Immunisation programme demonstrates potential of rotavirus vaccine to save millions of children's lives in the developing world
WHO/Antonio Suarez Weise
Just one and half years after Bolivia became the first GAVI-eligible country to introduce the rotavirus vaccine, a disease responsible for almost half of all hospitalisations for diarrhoea from 2006-2008, is on the retreat.
By early 2010, the number of Bolivian cases of rotavirus diarrhoea had fallen considerably. GAVI is supporting an evaluation of impact and effectiveness of rotavirus vaccines in Bolivia.
Free of charge
With GAVI support, immunisation against rotavirus is today offered free of charge at government health centres across Bolivia.
In 2009, over 200,000 children received the vaccine, helping the health ministry exceed its coverage targets: the first dose of rotavirus vaccine achieved 80% coverage, the second dose reached 64%.
Three years earlier, rotavirus was a major cause of morbidity and death among Bolivia's under five population.
"This initiative is too important to leave unsecured. With national funding we can guarantee its sustainability for the long term." Dr Walter Selum Rivero, Bolivia's Minister of Health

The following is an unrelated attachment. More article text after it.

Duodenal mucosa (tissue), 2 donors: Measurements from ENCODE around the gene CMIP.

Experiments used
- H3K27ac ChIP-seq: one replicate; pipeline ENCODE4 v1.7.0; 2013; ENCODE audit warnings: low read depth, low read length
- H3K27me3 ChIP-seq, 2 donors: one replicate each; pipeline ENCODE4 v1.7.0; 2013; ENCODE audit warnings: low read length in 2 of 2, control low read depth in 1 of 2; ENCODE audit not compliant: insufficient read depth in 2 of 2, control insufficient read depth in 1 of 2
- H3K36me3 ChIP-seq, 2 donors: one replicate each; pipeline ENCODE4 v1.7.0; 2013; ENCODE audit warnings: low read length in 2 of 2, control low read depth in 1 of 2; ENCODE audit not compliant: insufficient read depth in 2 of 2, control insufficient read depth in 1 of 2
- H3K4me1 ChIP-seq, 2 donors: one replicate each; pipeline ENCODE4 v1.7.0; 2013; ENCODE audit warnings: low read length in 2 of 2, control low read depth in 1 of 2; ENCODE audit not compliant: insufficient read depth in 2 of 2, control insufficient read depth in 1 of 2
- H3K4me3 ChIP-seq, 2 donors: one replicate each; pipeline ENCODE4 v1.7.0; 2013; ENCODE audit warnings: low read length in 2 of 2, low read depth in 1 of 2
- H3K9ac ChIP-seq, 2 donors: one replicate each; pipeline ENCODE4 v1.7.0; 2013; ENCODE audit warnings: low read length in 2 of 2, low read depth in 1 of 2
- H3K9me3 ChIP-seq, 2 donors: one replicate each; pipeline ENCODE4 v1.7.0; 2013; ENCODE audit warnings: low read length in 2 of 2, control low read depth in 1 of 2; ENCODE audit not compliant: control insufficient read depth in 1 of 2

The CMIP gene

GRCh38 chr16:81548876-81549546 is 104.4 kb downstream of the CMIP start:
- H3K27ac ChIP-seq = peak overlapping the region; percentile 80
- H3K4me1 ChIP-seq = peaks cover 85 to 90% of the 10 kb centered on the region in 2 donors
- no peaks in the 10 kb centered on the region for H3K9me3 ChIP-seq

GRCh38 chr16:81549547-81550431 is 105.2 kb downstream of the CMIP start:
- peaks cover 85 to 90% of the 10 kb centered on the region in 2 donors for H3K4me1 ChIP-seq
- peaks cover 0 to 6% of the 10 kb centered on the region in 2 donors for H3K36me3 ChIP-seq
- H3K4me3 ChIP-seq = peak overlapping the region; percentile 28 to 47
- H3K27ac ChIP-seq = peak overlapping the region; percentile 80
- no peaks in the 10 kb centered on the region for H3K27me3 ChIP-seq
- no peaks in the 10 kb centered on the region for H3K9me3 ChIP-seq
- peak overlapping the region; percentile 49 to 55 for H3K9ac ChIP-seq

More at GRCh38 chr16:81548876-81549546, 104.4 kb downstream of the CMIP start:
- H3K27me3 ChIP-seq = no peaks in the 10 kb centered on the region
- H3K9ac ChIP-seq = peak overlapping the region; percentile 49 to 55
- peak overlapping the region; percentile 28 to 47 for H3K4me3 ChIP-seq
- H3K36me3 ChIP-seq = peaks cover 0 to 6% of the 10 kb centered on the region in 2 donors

With a successful track record of introducing immunisation programmes, Bolivia was well-placed to take a lead in deploying the rotavirus vaccine.
Bolivia's strong immunisation platform has already enabled the country to eradicate polio and substantially reduce cases of diphtheria, pertussis, neonatal tetanus and yellow fever.
Success in these campaigns had also boosted public confidence in health services and the power of immunisation.
At the same time, Bolivia has taken a pro-active approach to funding rotavirus immunisation and phasing out GAVI financial support. The country has co-financed the vaccine at US$ 3.50 per dose or nearly half of the total price, the highest level of co-financing among countries receiving GAVI support.
Bolivia plans to wean itself off GAVI's support entirely by 2015.
"This initiative is too important to leave unsecured," says Dr Walter Selum Rivero, Bolivia's Minister of Health. "With national funding we can guarantee its sustainability for the long term."